April 26: Humor (Law and Lawyers) “The Case of the Peeing Poodle”

April 26




The Case of the Peeing Poodle


This matter arises upon plaintiff insurance company’s Complaint for Declaratory Judgment. It seeks determination of liability under its policy No. PPF-Mo 1-242411, issued to defendant January 29, 1956, for a term of 3 years and which policy contained an attached personal property rider. This rider, with a $25 deductible provision, insured certain listed property against loss or damage.

The defendant had made a claim against plaintiff for damage caused to carpeting and after plaintiff’s complaint was filed, he answered and filed a counterclaim in which he sought to recover $7,500 plus damages for vexatious delay and reasonable attorney’s fee.

The cause was tried before the Court, without a jury.

The law has always been a hard taskmaster and requires of its advocates a serious approach and stern-visaged application.


André peeing

When it comes face to face with life, as it unfolds in the drama of the courtroom, the law sometimes reaches its serious, stern results from facts which have been compiled with humor.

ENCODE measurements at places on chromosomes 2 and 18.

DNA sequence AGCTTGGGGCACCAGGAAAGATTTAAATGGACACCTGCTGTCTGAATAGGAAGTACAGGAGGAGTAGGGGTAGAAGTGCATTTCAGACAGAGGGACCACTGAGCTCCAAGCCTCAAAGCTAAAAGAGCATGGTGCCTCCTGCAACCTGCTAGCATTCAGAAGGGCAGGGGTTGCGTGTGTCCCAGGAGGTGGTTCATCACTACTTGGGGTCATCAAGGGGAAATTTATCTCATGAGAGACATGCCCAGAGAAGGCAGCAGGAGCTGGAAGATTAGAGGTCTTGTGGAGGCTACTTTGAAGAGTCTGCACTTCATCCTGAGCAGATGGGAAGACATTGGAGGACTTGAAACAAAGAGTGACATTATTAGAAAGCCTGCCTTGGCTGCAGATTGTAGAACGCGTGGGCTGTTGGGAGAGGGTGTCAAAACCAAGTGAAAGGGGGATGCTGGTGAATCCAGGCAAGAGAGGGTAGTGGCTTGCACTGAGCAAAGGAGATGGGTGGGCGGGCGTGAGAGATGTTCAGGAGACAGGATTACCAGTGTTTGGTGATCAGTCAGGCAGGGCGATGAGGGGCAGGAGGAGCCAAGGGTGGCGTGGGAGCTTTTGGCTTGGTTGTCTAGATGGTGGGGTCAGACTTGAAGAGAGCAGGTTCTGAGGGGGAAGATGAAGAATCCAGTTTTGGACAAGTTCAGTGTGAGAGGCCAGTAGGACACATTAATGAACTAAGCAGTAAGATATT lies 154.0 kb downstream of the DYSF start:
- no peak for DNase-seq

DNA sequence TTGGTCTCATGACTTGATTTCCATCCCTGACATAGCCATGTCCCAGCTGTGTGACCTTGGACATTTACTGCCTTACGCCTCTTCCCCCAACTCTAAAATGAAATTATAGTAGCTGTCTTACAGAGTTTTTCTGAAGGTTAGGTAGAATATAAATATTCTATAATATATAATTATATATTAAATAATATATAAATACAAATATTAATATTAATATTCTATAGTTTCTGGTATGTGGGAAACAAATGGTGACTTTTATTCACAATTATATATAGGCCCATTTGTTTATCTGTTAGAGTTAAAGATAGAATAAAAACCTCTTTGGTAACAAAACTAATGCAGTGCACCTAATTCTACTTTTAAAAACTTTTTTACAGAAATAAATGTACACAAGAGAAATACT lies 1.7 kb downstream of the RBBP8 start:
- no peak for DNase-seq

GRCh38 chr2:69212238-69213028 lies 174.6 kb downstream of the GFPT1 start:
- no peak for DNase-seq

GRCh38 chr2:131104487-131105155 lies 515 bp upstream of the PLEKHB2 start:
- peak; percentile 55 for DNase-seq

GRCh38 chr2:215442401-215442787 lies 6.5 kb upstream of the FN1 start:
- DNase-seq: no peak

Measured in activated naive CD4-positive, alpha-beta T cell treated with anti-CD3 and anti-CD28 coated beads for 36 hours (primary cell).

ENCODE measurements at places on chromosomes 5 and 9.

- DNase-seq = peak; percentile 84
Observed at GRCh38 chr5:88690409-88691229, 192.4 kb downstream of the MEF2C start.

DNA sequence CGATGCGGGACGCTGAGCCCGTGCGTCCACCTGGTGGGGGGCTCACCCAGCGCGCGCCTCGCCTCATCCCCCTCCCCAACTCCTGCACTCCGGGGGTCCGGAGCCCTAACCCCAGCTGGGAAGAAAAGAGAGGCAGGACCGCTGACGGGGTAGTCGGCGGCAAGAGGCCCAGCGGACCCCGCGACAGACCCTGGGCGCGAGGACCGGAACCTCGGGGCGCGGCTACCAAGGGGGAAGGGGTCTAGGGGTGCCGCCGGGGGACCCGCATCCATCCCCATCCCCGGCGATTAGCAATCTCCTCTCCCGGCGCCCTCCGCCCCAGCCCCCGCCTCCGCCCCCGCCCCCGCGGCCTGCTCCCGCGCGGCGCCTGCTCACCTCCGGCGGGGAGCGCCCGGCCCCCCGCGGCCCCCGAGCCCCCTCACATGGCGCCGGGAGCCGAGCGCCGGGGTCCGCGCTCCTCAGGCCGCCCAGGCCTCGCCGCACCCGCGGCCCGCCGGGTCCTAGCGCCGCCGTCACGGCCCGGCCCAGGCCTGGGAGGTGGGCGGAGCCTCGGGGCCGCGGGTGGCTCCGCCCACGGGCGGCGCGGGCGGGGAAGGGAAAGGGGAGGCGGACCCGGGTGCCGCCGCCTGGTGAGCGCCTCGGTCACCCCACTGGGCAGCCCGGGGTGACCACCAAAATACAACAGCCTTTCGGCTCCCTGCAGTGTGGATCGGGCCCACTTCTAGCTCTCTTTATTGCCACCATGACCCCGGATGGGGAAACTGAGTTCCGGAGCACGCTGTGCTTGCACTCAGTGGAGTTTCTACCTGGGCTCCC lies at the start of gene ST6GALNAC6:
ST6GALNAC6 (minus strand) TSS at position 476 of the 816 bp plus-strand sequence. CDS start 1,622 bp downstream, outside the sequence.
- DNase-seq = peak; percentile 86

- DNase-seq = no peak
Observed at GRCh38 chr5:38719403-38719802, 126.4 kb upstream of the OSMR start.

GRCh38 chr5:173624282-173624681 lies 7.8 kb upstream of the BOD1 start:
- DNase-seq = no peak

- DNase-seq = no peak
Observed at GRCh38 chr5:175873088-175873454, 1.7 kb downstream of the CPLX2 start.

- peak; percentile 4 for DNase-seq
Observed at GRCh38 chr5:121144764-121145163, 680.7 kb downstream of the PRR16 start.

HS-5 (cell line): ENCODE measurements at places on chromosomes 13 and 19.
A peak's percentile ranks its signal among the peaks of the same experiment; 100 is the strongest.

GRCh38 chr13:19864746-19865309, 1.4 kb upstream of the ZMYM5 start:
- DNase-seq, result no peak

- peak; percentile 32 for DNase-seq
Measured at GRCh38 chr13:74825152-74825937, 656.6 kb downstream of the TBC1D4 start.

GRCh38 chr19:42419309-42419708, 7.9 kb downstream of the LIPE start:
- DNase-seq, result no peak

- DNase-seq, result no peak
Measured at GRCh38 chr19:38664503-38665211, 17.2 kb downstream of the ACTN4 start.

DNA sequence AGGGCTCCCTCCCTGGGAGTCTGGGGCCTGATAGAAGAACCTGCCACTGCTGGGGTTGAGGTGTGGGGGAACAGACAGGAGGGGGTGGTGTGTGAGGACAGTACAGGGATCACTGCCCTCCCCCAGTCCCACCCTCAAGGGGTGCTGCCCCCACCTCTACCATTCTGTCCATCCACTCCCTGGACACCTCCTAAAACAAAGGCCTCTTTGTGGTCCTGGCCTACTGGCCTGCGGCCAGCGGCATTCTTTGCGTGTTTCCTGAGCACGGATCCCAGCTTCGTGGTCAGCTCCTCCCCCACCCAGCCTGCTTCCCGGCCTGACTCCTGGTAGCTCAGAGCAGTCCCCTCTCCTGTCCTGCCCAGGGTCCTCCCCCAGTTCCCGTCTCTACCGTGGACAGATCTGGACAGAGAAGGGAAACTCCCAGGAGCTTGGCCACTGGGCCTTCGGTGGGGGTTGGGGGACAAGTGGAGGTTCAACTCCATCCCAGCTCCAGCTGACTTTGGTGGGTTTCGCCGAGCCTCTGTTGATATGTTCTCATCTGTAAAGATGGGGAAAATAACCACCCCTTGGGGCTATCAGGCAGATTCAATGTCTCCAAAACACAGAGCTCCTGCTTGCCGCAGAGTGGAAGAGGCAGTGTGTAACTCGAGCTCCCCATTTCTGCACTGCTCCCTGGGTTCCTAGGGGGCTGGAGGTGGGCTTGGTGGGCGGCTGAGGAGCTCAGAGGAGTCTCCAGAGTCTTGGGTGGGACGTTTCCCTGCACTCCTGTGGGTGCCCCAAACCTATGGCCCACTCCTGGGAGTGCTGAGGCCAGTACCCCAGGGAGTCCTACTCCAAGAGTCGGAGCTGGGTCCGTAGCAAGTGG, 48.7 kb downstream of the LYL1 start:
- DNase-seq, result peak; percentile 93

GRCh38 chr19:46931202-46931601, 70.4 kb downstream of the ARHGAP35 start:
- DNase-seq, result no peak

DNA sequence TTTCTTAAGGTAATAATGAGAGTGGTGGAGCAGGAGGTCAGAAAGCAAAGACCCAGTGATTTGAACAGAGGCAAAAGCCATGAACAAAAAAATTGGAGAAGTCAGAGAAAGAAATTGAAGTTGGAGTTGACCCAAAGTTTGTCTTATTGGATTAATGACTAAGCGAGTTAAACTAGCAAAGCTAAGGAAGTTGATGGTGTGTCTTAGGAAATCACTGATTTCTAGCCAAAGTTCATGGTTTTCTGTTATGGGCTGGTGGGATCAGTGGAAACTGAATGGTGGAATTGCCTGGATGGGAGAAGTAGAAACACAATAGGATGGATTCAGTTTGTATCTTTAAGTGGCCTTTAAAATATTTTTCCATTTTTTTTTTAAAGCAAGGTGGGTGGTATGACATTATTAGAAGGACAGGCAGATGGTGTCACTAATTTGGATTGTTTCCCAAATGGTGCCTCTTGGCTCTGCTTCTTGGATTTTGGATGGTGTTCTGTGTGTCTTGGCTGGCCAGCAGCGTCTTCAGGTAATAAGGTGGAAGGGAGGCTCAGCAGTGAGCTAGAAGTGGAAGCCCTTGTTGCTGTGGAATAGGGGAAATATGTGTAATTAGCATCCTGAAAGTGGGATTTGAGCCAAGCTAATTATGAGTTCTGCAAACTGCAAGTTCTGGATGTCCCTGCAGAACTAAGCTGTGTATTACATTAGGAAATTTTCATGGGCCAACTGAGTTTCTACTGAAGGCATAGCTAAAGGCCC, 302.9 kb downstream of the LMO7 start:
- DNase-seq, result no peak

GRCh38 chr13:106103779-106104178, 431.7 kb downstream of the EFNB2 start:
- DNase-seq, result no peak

So — while the end results of the law are deadly serious — there is about the lawyer (and even judges, occasionally) a spark of the humor of life — and a need for it.

So let it be with this opinion; for, while the end result is most serious to both plaintiff and defendant, what has brought about the necessity for the end result, is most humorous.

Our factual situation obviously had its inception when defendant obtained the insurance policy from plaintiff. If all had proceeded in the normal course of human events from that point on, this suit would never have been brought, for plaintiff insured against and was prepared for the usual expectancies of fire, wind and rain.

But, defendant purchased, and plaintiff issued, the rider, known commonly in the trade as a “floater”.

Now, “floater” provisions are covered by (and in this instance, rightly so) the rules of maritime law, for, the risks are sometimes unusual.

In any event, the policy in question provided generally for damages and loss to the furnishings and personal property of the defendant for reasons other than fire, wind and rain, to-wit, theft and other fortuitous circumstances.

What subsequently transpired after issuance brings into play the “floater” provisions of this policy. Defendant and wife purchased in October 1957 a “French Poodle“, which they appropriately and fascinatingly named André.